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Fox and The Law kick off Spring Tour at Neumos

Fox and The Law

Fox and The Law

by Derek Aubert

Fox and The Law brought the noise to Neumos this Wednesday, debuting four unheard songs and kicking off their Spring Tour of the Southwest. The crowd received FaTL with enthusiasm, despite them only being the opening act for touring band, Electric Six. If you’re wondering why you didn’t hear about the show, it’s because they didn’t want make a big deal about it.

“Yeah, we’re not doing a lot of high profile shows until our EP drops,” says frontman Guy Keltner, “at this stage, we’re more interested in testing our new material and connecting with the audience, rather than worrying about packing a large venue. Electric Six already had a good draw, so all we had to worry about was showing up and sounding good.” Their four new songs, Bad Education, 27 Club, Paralyzed, and Innocence, showed a different side of Fox and The Law.

“Our sound is starting to evolve,” says drummer Daniel O’Neil, “The style of the first record was more aggressive and simple. We’d basically write a song around one or two key parts and stitch them together with jams and cool riffs. It was kind of sloppy sometimes, but the high energy made it sound cool. To keep the sound fresh, though, we had to change how we played. We’re pushing our sound into new territory, so we have to be more precise and deliberate. The new songs incorporate influences like funk and prog rock and we had to be careful to make our music sound interesting without alienating our audience.”

If you read “funk” and “prog rock” and wondered if Fox and The Law have watered down their high energy, panty throwin’ garage rock roots, no need to worry. Despite walking on stage to a few curious clusters of audience members, they brought the energy to get the mood hot and heavy and by the time they said goodnight, the floored balcony was saturated with a sweaty crowd that begged them for more.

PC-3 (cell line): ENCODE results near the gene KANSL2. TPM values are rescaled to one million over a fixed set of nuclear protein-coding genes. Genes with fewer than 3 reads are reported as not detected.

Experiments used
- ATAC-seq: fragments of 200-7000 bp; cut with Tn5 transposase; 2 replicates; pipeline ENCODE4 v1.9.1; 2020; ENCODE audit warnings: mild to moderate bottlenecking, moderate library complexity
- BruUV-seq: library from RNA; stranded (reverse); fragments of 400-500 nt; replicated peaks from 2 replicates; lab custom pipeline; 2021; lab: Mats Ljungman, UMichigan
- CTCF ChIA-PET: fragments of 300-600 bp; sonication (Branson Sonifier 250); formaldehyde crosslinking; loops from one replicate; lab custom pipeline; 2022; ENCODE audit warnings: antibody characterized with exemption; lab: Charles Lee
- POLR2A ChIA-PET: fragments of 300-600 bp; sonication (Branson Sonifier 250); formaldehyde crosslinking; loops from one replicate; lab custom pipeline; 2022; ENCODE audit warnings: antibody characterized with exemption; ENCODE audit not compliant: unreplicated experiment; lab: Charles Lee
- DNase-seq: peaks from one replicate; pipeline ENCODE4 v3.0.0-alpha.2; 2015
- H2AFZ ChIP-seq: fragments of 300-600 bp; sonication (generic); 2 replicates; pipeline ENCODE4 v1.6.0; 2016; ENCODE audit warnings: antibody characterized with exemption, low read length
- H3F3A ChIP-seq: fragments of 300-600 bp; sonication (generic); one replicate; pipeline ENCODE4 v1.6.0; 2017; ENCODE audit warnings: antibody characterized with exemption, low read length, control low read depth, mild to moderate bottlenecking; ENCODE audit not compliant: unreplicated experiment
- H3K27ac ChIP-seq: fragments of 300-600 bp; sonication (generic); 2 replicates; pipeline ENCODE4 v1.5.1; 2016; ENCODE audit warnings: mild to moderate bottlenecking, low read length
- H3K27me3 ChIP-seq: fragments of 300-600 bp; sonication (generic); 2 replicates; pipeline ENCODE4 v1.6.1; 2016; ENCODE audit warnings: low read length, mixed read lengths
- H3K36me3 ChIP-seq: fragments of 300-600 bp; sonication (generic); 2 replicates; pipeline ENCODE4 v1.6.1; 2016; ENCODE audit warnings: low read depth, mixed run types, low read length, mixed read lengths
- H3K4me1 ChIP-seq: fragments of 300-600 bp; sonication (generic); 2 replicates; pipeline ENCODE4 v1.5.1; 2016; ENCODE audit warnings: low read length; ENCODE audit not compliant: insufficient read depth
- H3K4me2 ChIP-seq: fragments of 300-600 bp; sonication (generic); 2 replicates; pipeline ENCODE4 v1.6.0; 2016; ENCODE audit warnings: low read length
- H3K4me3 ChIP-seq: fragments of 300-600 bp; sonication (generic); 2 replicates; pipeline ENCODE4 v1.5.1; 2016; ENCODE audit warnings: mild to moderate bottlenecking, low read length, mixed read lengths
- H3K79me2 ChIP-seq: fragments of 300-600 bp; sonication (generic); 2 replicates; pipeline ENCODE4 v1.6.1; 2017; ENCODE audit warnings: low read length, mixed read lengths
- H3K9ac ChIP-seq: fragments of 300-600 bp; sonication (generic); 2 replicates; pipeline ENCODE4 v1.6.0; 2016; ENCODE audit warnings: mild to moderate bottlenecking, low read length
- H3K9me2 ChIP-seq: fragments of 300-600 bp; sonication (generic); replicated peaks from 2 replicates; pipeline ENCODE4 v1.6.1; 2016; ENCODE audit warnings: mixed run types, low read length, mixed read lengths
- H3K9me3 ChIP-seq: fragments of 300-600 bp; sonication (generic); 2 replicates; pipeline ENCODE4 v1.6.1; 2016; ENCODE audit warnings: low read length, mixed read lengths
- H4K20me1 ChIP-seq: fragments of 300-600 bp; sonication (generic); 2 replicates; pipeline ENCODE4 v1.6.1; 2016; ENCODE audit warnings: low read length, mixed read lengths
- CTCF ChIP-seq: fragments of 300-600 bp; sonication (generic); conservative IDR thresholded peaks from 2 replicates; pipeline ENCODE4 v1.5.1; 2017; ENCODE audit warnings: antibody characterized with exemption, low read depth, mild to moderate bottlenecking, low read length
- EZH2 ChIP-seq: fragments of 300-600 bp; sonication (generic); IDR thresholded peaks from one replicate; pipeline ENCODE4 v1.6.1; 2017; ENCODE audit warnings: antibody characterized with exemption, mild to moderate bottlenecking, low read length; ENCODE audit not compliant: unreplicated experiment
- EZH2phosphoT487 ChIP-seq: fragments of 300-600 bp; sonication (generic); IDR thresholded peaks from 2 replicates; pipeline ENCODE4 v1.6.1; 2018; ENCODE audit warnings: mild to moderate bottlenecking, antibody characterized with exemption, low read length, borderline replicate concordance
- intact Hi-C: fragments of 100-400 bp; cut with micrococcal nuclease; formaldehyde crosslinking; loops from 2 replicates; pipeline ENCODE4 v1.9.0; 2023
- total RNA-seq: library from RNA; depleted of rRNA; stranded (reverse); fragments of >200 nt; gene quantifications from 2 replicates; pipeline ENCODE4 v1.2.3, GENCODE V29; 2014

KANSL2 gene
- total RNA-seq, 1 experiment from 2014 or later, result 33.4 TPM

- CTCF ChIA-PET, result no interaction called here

“The goal of every FaTL show is to show people a good time,” says Guy, “We don’t want to call ourselves ‘party rock’ because that paints a bad picture in people’s heads, but we want music that’s chaotic and fun.”

Speaking of partying, this was supposed to be a full-on interview. I had planned to sit the band down before the show to talk shop about the EP and the tour, but the subject of drink tickets was broached shortly after we started talking, and the next thing I knew they’re on stage and I’m into my second gin and tonic, after two pre-show beers with a pre-show whiskey chaser. Needless to say, no one was in a condition to interview after that, and I stumbled home empty handed, hoping the rest of the tour wouldn’t be as disorganized as this night was.

Not only is he a multi-media journalist, he is also an accomplished musician. He is the founder of SMI and drives the creative look, feel and branding for the publication. His years of writing, arranging, and performing live music in a variety of genres inform his ability to communicate the message and the mechanics of music. Roth’s work on SMI reflects his philosophy that music is the universal language, and builds community. He believes it has the power to unite people of every race, religion, gender, and persuasion.